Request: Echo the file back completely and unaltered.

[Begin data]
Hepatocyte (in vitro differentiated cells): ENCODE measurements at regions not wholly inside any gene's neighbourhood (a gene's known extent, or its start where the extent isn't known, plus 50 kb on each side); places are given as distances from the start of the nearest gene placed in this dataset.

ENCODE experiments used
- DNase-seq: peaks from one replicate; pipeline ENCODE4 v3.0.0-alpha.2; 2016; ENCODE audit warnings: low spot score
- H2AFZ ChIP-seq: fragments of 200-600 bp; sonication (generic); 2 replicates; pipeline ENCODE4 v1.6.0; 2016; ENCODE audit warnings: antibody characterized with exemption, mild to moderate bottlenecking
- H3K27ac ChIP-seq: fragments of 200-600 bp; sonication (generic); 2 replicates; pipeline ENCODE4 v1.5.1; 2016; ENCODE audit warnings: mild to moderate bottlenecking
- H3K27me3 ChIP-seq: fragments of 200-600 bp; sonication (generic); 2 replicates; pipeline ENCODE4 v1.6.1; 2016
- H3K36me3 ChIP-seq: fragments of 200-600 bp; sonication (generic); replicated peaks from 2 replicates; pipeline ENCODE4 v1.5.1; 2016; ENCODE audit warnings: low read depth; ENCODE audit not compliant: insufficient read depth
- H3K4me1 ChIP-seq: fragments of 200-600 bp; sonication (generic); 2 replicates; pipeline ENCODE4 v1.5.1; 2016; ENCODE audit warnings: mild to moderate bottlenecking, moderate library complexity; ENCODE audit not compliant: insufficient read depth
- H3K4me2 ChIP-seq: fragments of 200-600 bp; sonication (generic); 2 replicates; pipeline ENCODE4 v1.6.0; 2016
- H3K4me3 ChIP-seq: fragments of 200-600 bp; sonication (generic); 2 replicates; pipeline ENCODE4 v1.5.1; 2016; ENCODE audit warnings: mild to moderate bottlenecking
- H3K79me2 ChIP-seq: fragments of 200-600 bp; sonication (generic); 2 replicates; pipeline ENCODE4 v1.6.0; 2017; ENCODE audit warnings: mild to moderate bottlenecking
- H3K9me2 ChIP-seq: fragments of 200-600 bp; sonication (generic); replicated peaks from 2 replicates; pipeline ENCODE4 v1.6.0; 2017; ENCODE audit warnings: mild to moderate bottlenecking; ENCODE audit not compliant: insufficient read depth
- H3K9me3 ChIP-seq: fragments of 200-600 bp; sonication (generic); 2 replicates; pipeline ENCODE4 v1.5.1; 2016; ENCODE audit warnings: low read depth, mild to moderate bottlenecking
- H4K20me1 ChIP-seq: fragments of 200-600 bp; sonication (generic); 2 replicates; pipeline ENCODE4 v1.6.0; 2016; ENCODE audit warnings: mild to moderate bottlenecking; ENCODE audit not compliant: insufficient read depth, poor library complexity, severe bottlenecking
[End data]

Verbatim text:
Hepatocyte (in vitro differentiated cells): ENCODE measurements at regions not wholly inside any gene's neighbourhood (a gene's known extent, or its start where the extent isn't known, plus 50 kb on each side); places are given as distances from the start of the nearest gene placed in this dataset.

ENCODE experiments used
- DNase-seq: peaks from one replicate; pipeline ENCODE4 v3.0.0-alpha.2; 2016; ENCODE audit warnings: low spot score
- H2AFZ ChIP-seq: fragments of 200-600 bp; sonication (generic); 2 replicates; pipeline ENCODE4 v1.6.0; 2016; ENCODE audit warnings: antibody characterized with exemption, mild to moderate bottlenecking
- H3K27ac ChIP-seq: fragments of 200-600 bp; sonication (generic); 2 replicates; pipeline ENCODE4 v1.5.1; 2016; ENCODE audit warnings: mild to moderate bottlenecking
- H3K27me3 ChIP-seq: fragments of 200-600 bp; sonication (generic); 2 replicates; pipeline ENCODE4 v1.6.1; 2016
- H3K36me3 ChIP-seq: fragments of 200-600 bp; sonication (generic); replicated peaks from 2 replicates; pipeline ENCODE4 v1.5.1; 2016; ENCODE audit warnings: low read depth; ENCODE audit not compliant: insufficient read depth
- H3K4me1 ChIP-seq: fragments of 200-600 bp; sonication (generic); 2 replicates; pipeline ENCODE4 v1.5.1; 2016; ENCODE audit warnings: mild to moderate bottlenecking, moderate library complexity; ENCODE audit not compliant: insufficient read depth
- H3K4me2 ChIP-seq: fragments of 200-600 bp; sonication (generic); 2 replicates; pipeline ENCODE4 v1.6.0; 2016
- H3K4me3 ChIP-seq: fragments of 200-600 bp; sonication (generic); 2 replicates; pipeline ENCODE4 v1.5.1; 2016; ENCODE audit warnings: mild to moderate bottlenecking
- H3K79me2 ChIP-seq: fragments of 200-600 bp; sonication (generic); 2 replicates; pipeline ENCODE4 v1.6.0; 2017; ENCODE audit warnings: mild to moderate bottlenecking
- H3K9me2 ChIP-seq: fragments of 200-600 bp; sonication (generic); replicated peaks from 2 replicates; pipeline ENCODE4 v1.6.0; 2017; ENCODE audit warnings: mild to moderate bottlenecking; ENCODE audit not compliant: insufficient read depth
- H3K9me3 ChIP-seq: fragments of 200-600 bp; sonication (generic); 2 replicates; pipeline ENCODE4 v1.5.1; 2016; ENCODE audit warnings: low read depth, mild to moderate bottlenecking
- H4K20me1 ChIP-seq: fragments of 200-600 bp; sonication (generic); 2 replicates; pipeline ENCODE4 v1.6.0; 2016; ENCODE audit warnings: mild to moderate bottlenecking; ENCODE audit not compliant: insufficient read depth, poor library complexity, severe bottlenecking